Veterans in Wreaths Across America ceremonies
WASHINGTON TWP. — Long Valley continued its annual tradition of honoring its veterans by laying wreaths on their gravesites as part of Wreaths Across America on Saturday, Dec. 16.
After a ceremony at noon, at the Parish Hall at St. Mark the Evangelist on Spring Street, volunteers fanned out to the five cemeteries in Long Valley to place 383 wreaths on the graves of veterans. It is the eighth year that the town has joined in on a national remembrance of veterans and their sacrifices.
“It’s a great tradition,’’ said Committeeman Kenneth Short, who was also an Army reservist. “I was watching television this morning and they had Arlington (Cemetery) on showing tens of thousands of sites out there with the wreaths on them. It’s a thankfulness to the people who have served.
“It gives that little distinction, that little special thing on the holidays. It’s very emotional to me. It is a great program to have going.’’
The event has been sponsored the last few years by the Long Valley Knights of Columbus.
“It’s an opportunity for the community to get involved and recognize the veterans,’’ Long Valley Knights of Columbus Trustee Michael Lennon said. “It feels like there is a greater sense of patriotism. Their involvement is picking up.’’
Wreaths Across America was brought to the township eight years ago by Sarah Guida as part of her Girl Scout Gold Star initiative. After she left for college at Virginia Tech, the act of continuing it gained support through Township officials, Police Chief Jeffrey Almer, the Long Valley Knights of Columbus and the American Veterans Association of Washington Township 1776 (AVAWT).
“When they first did the project they were in the 200 range (for wreaths) said Mayor Matthew Murello. “Every year they find more graves and identify more veterans. It’s not that we are losing more veterans. We are identifying more of the older ones. This town cherishes our veterans.’’
Wreaths Across America was initiated in 1992, when Morrill Worcester, owner of Worcester Wreath Company in Harrington, Maine, found his business had a surplus of wreaths and arranged for extra wreaths to be placed at Arlington National Cemetery.
The practice soon became an annual tribute. It went on quietly for 13 years. In 2005, a photograph of the rows and rows of graves at the national cemetery adorned with snow-covered wreaths circulated on the Internet. It drew so much attention that Wreaths Across America was created in 2007.
The event has become special not only for those remembering the veterans in their lives but those who have served.
“I think it is just recognition of the sacrifice a lot of veterans have made for the country,’’ Long Valley resident and Army Veteran Paul Richartz said. “People appreciate that so they come out and the support us. Particularly those who made the ultimate sacrifice.’’
On Saturday, thousands of people nationwide attended ceremonies and planted wreaths. Long Valley’s ceremony included a bagpipe performance by Mary Wood Russell, the National Anthem sung by Maggie Schaffer, an invocation by chaplain Tim Kelly, remarks from Lennon, Thomas McBride, the commander of American Veterans Association Post 1776 and Mayor Murrelo.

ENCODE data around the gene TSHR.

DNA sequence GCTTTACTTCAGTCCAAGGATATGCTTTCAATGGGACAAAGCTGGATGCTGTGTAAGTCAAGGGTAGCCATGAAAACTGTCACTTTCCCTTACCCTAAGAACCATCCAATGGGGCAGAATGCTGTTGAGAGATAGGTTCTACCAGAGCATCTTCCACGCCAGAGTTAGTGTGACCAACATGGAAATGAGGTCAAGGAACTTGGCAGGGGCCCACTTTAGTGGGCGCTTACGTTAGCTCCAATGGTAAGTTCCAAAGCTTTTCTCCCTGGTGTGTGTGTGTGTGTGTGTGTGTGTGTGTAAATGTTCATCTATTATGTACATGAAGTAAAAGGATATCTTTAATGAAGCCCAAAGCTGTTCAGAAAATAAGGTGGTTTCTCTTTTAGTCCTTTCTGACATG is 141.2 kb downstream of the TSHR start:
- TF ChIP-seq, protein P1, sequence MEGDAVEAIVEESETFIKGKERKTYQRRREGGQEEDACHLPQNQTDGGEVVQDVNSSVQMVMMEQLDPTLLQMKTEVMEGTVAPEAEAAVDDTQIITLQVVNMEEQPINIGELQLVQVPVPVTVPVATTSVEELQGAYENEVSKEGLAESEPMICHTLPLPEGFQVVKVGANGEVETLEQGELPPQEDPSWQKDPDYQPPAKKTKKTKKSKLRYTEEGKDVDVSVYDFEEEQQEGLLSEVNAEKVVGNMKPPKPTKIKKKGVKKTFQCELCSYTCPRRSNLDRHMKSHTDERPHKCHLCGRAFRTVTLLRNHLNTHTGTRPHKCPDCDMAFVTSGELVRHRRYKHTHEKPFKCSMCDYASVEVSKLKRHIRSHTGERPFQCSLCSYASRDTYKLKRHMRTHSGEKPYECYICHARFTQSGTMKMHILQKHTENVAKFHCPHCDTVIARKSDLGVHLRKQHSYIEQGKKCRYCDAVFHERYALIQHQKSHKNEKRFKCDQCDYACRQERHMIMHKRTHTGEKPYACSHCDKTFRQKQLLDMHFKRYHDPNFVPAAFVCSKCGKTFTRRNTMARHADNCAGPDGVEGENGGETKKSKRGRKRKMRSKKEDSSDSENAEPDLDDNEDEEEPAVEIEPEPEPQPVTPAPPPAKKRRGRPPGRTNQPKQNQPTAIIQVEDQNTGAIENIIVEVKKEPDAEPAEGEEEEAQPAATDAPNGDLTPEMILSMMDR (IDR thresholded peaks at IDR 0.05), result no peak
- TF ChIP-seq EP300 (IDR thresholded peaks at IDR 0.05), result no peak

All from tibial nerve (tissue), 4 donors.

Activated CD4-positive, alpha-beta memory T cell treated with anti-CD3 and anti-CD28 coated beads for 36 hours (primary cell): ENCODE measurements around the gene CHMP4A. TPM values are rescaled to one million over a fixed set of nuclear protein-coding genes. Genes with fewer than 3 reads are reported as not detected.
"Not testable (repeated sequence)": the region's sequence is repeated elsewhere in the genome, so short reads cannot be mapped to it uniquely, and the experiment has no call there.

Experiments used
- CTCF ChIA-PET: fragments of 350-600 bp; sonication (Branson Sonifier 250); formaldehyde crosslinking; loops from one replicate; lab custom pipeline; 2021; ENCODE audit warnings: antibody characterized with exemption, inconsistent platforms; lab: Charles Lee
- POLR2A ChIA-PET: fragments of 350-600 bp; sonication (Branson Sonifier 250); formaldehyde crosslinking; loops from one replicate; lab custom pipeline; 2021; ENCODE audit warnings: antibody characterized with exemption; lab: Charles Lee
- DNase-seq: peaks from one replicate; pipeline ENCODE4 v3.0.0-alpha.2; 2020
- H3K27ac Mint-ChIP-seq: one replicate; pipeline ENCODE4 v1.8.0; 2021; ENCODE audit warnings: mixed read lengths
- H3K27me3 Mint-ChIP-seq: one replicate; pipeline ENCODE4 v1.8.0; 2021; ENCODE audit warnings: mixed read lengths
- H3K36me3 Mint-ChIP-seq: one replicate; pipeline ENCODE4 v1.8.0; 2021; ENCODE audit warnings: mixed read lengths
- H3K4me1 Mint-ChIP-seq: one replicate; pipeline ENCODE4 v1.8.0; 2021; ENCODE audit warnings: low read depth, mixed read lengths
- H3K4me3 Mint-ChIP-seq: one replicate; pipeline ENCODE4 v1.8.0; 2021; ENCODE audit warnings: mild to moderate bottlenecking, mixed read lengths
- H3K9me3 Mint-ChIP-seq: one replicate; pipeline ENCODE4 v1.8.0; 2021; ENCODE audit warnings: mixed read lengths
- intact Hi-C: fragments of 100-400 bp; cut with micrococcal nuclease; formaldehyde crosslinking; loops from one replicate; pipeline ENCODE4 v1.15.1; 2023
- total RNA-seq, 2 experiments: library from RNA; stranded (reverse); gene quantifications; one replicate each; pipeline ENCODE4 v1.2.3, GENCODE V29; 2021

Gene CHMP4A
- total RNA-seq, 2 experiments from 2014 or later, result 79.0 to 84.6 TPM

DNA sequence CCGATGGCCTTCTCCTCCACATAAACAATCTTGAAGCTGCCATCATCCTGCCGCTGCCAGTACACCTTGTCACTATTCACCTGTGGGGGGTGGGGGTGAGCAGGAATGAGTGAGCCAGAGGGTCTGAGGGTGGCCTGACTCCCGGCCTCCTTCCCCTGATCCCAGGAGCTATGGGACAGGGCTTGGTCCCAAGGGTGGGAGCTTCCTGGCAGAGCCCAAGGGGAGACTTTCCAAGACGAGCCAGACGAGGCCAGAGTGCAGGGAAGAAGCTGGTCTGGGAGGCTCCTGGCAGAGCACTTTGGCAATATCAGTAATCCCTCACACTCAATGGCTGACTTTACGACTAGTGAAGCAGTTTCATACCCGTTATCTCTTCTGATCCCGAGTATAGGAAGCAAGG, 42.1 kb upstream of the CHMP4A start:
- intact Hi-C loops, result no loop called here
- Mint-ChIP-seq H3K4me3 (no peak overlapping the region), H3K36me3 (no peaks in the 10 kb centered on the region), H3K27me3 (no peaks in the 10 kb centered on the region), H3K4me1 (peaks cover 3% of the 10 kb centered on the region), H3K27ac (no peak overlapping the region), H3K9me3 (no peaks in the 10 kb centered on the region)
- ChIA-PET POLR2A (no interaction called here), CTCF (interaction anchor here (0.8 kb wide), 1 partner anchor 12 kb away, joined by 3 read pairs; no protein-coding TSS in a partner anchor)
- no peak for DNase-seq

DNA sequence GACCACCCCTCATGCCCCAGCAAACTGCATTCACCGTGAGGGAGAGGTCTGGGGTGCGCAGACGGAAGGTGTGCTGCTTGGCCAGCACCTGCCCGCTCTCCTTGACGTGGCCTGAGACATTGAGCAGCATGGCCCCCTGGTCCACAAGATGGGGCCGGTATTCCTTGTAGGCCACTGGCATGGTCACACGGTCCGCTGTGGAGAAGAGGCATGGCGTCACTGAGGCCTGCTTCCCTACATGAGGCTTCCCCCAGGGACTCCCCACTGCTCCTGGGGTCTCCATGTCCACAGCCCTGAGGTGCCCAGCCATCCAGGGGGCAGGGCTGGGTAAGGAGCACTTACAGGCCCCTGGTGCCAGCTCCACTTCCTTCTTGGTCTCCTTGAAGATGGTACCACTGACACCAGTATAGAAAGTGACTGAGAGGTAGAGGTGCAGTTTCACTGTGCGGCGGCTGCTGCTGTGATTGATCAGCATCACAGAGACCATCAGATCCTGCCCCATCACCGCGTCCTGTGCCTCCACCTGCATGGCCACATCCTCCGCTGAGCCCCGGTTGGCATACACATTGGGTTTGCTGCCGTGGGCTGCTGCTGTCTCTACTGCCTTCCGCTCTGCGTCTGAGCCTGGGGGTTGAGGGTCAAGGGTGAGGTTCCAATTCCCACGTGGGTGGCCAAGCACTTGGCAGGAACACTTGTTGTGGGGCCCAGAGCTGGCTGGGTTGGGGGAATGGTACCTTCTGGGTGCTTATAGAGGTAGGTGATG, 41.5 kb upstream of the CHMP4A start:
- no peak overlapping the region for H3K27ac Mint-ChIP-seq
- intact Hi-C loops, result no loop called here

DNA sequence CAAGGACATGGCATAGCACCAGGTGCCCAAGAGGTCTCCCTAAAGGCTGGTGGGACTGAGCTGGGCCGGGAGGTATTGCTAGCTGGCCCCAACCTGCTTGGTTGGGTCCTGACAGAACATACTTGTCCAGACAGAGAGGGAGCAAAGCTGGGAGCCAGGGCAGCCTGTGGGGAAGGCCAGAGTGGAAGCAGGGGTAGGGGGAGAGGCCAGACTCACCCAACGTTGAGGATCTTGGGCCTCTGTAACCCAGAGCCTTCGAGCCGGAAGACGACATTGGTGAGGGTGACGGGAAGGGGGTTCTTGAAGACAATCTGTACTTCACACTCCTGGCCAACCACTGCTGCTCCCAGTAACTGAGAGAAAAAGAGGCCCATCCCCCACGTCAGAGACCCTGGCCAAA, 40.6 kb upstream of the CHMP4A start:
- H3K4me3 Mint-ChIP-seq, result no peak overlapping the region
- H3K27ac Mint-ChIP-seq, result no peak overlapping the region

Ceremonial wreaths were placed by members representing the different branches of the Armed Forces: Korean War Veteran Don Cable for the Navy, John Krayniak for the Army, Washington Township Police Officer Frank Giaquinto for the Marines, Lucy Cohn for the Coast Guard, John Wierbrowski for the Air Force, Charles Van Stone for the Merchant Marines, John Jones for the Space Force.
Navy veteran Larry Oppel placed a wreath in remembrance of West Morris Central graduate Larry Maysey of the Air Force who is Missing in Action in Laos.
Army veteran Charlie Dauchert placed a wreath in remembrance of Richard Lacey his friend and unit member who is MIA in Vietnam.
Dan Bigos of the Knights of Columbus played Taps. Wreaths Across America Chairs Lennon, Bernie Schettino and Frank Barnes gave instruction on wreath placement. Then the volunteers left to place wreaths which were provided at the cemeteries.
There are five major cemeteries in Long Valley where war veterans are buried, the German Valley Cemetery on Coleman Road, the Middle Valley Cemetery at West Mill Road and Beacon Hill Road, the Our Lady of the Mountain Cemetery on Schooley’s Mountain Road, the Pleasant Grove Cemetery on Califon Road and the Old Stone Union Hill Cemetery on Fairview Avenue. The Union Hill Cemetery is the final resting place of two Revolutionary War veterans.
At Our Lady of the Mountain cemetery, Denise Aussicker watched her 11-year-old son John place a wreath on World War II veteran Theodore Tucker’s grave, say his name out loud and give him a salute.
“I think its’s a great opportunity for him to learn and understand the veterans and show them respect,’’ Aussicker said. “I think all kids should get involved. I think it is a great program.’’
The Parvatharha family, who live not far from Our Lady of the Mountain, took the opportunity to make it a teaching moment for their children.
“I wanted to make sure that we were taking care of our veterans,’’ Sashi Parvatharha said.”I want them to understand the sacrifices people have made to keep us free.’’